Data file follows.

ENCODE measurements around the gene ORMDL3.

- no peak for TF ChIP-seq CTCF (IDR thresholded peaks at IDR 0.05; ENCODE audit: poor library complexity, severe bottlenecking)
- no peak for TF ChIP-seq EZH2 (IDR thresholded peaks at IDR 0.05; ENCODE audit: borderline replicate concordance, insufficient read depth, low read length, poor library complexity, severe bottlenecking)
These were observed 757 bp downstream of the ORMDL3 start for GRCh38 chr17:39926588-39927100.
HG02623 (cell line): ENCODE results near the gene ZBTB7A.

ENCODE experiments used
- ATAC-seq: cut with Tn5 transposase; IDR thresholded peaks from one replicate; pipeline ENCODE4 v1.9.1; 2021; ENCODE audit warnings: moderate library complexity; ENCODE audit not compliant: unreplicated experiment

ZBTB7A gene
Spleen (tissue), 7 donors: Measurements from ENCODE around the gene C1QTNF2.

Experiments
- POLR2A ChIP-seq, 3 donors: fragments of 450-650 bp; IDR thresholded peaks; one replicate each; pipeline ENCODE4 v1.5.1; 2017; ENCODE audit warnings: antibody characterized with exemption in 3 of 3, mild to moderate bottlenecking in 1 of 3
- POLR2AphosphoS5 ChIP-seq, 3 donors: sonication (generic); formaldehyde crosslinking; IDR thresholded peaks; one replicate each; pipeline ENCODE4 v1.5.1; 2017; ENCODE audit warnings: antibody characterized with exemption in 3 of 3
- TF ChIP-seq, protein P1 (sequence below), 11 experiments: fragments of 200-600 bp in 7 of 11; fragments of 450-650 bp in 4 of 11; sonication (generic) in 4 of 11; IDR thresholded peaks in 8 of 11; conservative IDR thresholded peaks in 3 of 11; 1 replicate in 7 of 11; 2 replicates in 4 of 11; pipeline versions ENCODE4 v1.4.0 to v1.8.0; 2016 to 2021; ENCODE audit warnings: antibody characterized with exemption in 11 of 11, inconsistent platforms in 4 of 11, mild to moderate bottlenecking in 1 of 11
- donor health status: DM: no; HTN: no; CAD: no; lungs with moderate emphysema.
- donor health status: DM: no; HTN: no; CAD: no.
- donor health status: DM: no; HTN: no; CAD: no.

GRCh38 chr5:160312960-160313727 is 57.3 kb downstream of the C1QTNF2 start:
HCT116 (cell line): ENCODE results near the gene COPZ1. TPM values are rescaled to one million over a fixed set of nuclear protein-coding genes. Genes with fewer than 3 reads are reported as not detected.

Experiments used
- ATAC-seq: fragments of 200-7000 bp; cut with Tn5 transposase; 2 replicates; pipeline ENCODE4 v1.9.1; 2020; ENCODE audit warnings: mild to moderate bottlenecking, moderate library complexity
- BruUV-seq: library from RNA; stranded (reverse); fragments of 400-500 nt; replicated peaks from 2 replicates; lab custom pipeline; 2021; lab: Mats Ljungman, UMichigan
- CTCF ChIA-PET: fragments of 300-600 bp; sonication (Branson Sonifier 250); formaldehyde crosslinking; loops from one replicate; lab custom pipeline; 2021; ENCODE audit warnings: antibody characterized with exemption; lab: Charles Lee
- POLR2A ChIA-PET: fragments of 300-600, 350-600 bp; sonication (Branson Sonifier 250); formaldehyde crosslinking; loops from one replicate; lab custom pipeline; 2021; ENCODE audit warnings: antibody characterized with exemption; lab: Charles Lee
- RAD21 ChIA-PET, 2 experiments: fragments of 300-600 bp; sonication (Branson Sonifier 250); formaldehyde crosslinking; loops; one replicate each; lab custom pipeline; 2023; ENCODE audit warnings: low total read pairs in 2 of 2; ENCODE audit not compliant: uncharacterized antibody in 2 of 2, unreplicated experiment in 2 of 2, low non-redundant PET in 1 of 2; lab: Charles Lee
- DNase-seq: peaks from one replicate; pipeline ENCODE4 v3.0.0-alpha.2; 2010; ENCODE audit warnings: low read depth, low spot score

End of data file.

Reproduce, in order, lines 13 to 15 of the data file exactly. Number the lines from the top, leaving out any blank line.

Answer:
- TF ChIP-seq, protein P1 (sequence below), 11 experiments: fragments of 200-600 bp in 7 of 11; fragments of 450-650 bp in 4 of 11; sonication (generic) in 4 of 11; IDR thresholded peaks in 8 of 11; conservative IDR thresholded peaks in 3 of 11; 1 replicate in 7 of 11; 2 replicates in 4 of 11; pipeline versions ENCODE4 v1.4.0 to v1.8.0; 2016 to 2021; ENCODE audit warnings: antibody characterized with exemption in 11 of 11, inconsistent platforms in 4 of 11, mild to moderate bottlenecking in 1 of 11
- donor health status: DM: no; HTN: no; CAD: no; lungs with moderate emphysema.
- donor health status: DM: no; HTN: no; CAD: no.